Berg's Wozzeck lasts little more than 100 minutes, but in this short time it wrings you dry, presenting the human condition as one of unmitigated suffering and cruelty. No one smiles, no one gets a tune, there is no interval and no finale. And for this, the director, Deborah Warner, a declared non-opera-lover, allowed herself to be lured from the straight theatre by Opera North to make her debut on the opera stage. Well, it was worth it.
Wozzeck is the only predominantly atonal opera to have entered the standard repertory, which actually makes it more, not less, approachable by a non-musician. In freeing the vocal lines from traditional expectations, Berg's musical language - a seamless flow of speech, sprechstimme and a gloriously expansive lyricism - blows away the fog of 19th-century operatic convention to expose to searing scrutiny the soul of his protagonist.
It is a terrible thing, this clarity and proximity. You gasp for breath, for a glimmer of hope, as the man struggles with his own despair. Andrew Shore's stunning performance as Wozzeck is everything one could wish, convincing us that the treadmill of distraction has been turning even before the story begins. The cause? It could simply be the ignominy of his lowly soldier status; the recognition that despite his efforts to earn extra money - lackeying for the Captain, humiliating himself for medical experiments - his fate is set as a nobody. His red-blooded girlfriend Marie (strongly and darkly sung by Vivian Tierney) is grateful for his support of her and their child, but she betrays him with the flashy Drum Major (Alan Woodrow) at the drop of a hat.
Tragedy must have a hero, yet it is hard to know why our sympathies remain with this one. But Wozzeck has an integrity that sets him morally far above his superiors - the grubby, necrophilic Doctor (John Rath) and the fat, egregiously pompous Captain (Jeffrey Lawton). It is easy to see why the Nazis suppressed this work in the decade after its Berlin premiere in 1925 - it prefigured too accurately the spiritual torpor of the Third Reich.
Warner's astute direction is aided by an admirable new English translation by Richard Stokes that does not flinch from barrack- room expletives where nothing else would do. The ferociously raw, Klee-inspired sets are by Warner's old stable-mate Hildegard Bechtler, who has found ingenious ways to comply with Berg's demands.
Conductor Paul Daniel has complete command of the symphonic-size orchestra crammed into the pit. All praise to a brass section that gave vent to Berg's rich, glowering colours while never threatening to drown the voices. For the few patrons in Leeds who went home unhappy and bewildered, there were several hundred more whose memories will have been seared by this major company effort of lasting insights and power.
Who would have thought we could be ready for more insights into Mozart so soon after That Year? Trevor Pinnock and The English Concert had their own reasons for their all-Mozart programme on Wednesday at St John's: they have just embarked on a four-year project to perform and record (on the Archiv label) all the symphonies. It was also the band's 20th birthday, a time to hang out the bunting.
In 1973, the pioneers of period performance were hardly taken seriously; now the best, such as Pinnock, have joined the Establishment. One of Pinnock's unusual achievements is that he has refused to be dogmatic. We do not offer Mozart's Mozart, he says modestly, rather The English Concert's Mozart, using the right tools for the job. Certainly this was world-class playing, regardless of the niceties of period practice. You are struck by the sweet suavity of the fiddles (gut-strung of course), and some startling woodwind sounds, but equally by the players' verve and technique in prestissimos that raise you half an inch above your seat.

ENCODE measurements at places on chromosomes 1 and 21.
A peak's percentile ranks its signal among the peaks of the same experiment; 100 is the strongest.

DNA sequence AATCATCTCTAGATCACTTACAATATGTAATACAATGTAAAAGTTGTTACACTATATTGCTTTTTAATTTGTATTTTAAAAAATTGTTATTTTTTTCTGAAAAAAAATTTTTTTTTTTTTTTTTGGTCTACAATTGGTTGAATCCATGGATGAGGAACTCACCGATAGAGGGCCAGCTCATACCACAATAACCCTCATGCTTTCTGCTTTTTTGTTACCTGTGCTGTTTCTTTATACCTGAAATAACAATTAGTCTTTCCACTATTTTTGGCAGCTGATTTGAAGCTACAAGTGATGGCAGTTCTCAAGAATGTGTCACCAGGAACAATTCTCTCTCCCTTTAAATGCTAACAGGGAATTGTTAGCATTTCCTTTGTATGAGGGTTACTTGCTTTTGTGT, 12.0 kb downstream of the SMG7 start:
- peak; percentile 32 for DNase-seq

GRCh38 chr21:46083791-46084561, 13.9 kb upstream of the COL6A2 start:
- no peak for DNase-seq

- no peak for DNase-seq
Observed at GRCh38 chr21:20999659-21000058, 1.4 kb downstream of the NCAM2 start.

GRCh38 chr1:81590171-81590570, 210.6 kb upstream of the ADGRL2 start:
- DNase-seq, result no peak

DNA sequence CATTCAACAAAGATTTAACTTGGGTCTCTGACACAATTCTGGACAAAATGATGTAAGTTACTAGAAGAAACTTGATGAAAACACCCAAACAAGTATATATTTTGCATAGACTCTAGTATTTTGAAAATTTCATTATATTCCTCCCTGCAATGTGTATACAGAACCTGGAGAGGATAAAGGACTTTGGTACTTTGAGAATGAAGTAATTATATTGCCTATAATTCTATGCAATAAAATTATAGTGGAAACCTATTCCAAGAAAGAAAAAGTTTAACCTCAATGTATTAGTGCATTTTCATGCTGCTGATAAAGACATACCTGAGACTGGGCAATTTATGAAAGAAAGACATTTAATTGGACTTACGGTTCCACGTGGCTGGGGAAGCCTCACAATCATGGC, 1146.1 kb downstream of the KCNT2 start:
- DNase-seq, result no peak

I had never heard the symphonies No 35 (the Haffner) and No 39 done with harpsichord continuo and directed from the keyboard. Pinnock's ability to galvanise the group from a low stool, sometimes by a mere flexing of the knuckles of one hand while he thumps out a left-hand continuum, is a model of ambidextrous intelligence. Another revelation is the way the orchestra achieves a sensuality in Mozart without ever romanticising him. Pinnock allows the sonority to speak volumes, while retaining the discipline of rhythm and line.
These were also the qualities of Barbara Bonney, the soprano brought in for two concert arias, including the late and famously difficult Bella mia fiamma, K528. Bonney's artistry has an intellectual rigour that claims attention for every note and phrase, creating a concentration of expression within a tight framework that is surely the very soul of 18th-century style. Mozart is well served.
At the Wigmore Hall on Tuesday we had what for me was the more dubious side of period performance - a recital by the pianist Alexei Lubimov on an 1858 Broadwood. Chopin and Liszt were not well served. I winced. I have heard many out-of-tune pianos in reputable concert halls, so it wasn't just that. This Broadwood seemed altogether lacking in treble cantabile and bass depth.
How could Chopin's music ever have been played without mellow, melting cantabile? However could Franz have made the ladies swoon? But then he used to break an instrument or two at each recital - Lubimov spent the first half trying not to. The Liszt Petrarch Sonnets were exquisitely Italianate, but they didn't weep or sound the depths. In the four Chopin Ballades, however, he let go, and if the piano didn't exactly respond, the music did. Chopin, for all we know about his own reticent performances, cannot be treated with kid gloves, 1858 Broadwood or no.
'Wozzeck': Grand Theatre, Leeds, Tues and Fri (0532 459351).
Michael White returns next week.Reuse content